Definition:Imaginary Number

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Informal Definition

The quadratic equation $a x^2 + b x + c = 0$ has no solutions in the real number space $\R$ when $b^2 - 4 a c < 0$.

In particular, this applies to the equation:

$x^2 + 1 = 0$

In order to be able to allow such equations to have solutions, the concept $i = \sqrt {-1}$ is introduced.

$i$ does not exist on the real number line, but is a completely separate concept.

It can be treated as a number, and combined with real numbers in algebraic expressions.

When $a, b$ are real numbers, we have:

  • $a i = i a$
  • $a + i = i + a$
  • $i a + i b = i \paren {a + b} = \paren {a + b} i = a i + b i$

and so on.

In engineering applications, $j$ is usually used instead.

Numbers of the form $a i$ (or $i a$), where $a \in \R$, are known as imaginary numbers.

Numbers of the form $a + b i$ are known as complex numbers.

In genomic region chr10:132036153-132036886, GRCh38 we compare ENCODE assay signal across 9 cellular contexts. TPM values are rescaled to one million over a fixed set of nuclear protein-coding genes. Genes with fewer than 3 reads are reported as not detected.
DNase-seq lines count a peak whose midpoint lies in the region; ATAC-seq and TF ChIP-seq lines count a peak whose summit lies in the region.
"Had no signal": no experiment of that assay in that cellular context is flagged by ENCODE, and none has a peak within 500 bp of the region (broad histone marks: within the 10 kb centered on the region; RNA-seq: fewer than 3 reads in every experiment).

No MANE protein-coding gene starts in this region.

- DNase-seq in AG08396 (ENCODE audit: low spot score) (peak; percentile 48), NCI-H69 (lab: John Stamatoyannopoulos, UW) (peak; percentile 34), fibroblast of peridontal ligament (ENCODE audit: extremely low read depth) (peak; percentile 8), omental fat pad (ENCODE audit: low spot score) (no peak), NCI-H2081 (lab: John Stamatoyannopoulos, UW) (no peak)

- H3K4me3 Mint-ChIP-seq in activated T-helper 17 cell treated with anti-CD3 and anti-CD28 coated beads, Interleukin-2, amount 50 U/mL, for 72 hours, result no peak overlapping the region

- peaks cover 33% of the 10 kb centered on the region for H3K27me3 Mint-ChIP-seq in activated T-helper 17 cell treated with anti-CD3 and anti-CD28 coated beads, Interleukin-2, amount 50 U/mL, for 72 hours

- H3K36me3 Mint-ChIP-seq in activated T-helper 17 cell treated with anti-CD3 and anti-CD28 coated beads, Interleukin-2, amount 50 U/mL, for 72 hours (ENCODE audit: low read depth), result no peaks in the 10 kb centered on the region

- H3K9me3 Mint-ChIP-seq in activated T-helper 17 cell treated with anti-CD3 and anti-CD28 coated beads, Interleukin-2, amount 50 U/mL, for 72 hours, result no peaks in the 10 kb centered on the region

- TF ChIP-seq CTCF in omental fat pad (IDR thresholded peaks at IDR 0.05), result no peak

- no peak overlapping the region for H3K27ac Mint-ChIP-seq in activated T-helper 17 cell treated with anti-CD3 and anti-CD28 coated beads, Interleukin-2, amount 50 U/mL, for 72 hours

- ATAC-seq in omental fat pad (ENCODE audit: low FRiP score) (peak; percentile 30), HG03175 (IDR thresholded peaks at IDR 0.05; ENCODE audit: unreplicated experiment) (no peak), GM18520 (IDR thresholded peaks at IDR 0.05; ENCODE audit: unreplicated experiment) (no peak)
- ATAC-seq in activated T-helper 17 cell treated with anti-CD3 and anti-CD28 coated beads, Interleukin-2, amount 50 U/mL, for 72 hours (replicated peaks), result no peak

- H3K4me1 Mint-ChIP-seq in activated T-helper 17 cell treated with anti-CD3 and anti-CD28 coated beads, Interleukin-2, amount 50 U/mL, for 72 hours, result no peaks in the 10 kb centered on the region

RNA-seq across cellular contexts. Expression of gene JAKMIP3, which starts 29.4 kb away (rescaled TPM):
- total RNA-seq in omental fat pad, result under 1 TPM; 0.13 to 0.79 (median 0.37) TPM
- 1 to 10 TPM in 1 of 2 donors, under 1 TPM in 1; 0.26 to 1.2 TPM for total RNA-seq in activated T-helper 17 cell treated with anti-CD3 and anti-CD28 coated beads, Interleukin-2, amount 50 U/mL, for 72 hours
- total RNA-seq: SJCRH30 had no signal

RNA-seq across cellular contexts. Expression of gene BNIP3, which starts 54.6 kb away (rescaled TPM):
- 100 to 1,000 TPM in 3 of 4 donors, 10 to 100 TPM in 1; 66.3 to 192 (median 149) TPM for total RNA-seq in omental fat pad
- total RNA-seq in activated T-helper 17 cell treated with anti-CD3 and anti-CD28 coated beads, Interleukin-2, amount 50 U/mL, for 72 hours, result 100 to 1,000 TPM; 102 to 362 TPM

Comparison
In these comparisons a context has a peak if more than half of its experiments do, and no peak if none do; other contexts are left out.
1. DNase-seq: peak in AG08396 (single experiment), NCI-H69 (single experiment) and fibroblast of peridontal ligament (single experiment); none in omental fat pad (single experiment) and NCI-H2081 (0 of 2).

Historical Note

Gerolamo Cardano was one of the first to accept negative numbers, and possibly the first to consider their square roots, which he did in his Ars Magna.

When considering the roots of $x^2 + 40 = 10 x$, and determining that they are $5 \pm \sqrt {-15}$, he concluded:

These quantities are "truly sophisticated" and that to continue working with them would be "as subtle as it would be useless".

As negative numbers were even then considered "false" and "fictitious", no wonder the square roots of negative numbers would be named imaginary.

John Wallis, while happy to accept negative numbers, wrote of complex numbers:

These Imaginary Quantities (as they are commonly called) arising from the Supposed Root of a Negative Square (when they happen) are reputed to imply that the Case proposed is Impossible.

Leonhard Paul Euler used $\sqrt {-1}$ with confidence, and published what is now known as Euler's Identity:

$e^{i \pi} + 1 = 0$

and introduced the letter $i$ to mean $\sqrt {-1}$.

Subsequently Caspar Wessel, Jean-Robert Argand and Carl Friedrich Gauss all (independently) had the idea of plotting the real part and imaginary part of a complex number on the plane.

Final acceptance of imaginary numbers was complete when Gauss interpreted a complex number as an ordered pair and defined its properties axiomatically.